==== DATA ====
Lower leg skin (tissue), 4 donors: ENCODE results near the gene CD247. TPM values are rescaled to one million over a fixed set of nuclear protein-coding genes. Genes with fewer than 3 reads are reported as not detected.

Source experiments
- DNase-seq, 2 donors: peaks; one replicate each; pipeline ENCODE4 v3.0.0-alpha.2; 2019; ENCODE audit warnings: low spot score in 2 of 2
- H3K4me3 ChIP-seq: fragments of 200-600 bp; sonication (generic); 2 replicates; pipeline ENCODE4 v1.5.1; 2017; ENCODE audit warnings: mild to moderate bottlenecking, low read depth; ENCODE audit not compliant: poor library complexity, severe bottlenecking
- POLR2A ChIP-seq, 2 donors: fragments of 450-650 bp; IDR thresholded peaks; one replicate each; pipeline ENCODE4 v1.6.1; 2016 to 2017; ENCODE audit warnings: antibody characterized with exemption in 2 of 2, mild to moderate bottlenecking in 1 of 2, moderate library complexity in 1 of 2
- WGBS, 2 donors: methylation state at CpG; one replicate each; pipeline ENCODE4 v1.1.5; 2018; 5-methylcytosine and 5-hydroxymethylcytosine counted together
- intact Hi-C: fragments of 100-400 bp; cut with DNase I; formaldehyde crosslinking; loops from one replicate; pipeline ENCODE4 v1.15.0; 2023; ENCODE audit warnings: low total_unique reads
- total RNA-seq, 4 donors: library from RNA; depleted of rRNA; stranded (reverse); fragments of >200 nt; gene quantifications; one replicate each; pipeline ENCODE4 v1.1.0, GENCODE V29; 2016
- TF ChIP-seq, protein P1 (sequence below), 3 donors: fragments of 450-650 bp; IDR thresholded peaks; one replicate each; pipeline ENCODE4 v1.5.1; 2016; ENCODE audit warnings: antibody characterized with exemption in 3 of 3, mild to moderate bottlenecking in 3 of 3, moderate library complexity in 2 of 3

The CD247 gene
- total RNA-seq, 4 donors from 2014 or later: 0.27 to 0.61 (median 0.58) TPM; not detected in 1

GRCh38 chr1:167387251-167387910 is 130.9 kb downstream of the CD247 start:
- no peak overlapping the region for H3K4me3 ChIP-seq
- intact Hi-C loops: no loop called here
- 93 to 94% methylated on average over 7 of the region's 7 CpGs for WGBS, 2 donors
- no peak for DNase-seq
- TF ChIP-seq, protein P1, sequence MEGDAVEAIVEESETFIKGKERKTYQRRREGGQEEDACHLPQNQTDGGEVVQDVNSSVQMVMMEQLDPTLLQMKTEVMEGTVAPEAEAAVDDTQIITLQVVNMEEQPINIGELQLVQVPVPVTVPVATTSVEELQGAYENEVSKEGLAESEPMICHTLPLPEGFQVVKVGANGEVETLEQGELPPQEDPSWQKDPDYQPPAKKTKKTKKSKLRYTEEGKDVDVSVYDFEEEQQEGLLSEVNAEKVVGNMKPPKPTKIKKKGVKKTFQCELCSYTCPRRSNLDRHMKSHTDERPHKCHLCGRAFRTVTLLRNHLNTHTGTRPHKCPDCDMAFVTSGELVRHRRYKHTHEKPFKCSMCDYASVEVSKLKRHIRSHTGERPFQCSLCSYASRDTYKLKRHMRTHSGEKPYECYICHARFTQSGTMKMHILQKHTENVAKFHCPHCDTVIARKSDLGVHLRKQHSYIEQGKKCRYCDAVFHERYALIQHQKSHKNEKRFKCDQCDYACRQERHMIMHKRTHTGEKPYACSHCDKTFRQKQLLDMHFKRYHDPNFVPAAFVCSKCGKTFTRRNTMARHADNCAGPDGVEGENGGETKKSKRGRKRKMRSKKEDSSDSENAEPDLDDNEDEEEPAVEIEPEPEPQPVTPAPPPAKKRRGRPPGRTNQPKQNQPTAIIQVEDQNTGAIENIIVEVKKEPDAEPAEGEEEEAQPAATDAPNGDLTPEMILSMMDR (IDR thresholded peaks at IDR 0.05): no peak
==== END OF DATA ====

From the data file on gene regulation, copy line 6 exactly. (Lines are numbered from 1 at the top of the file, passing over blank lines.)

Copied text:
- WGBS, 2 donors: methylation state at CpG; one replicate each; pipeline ENCODE4 v1.1.5; 2018; 5-methylcytosine and 5-hydroxymethylcytosine counted together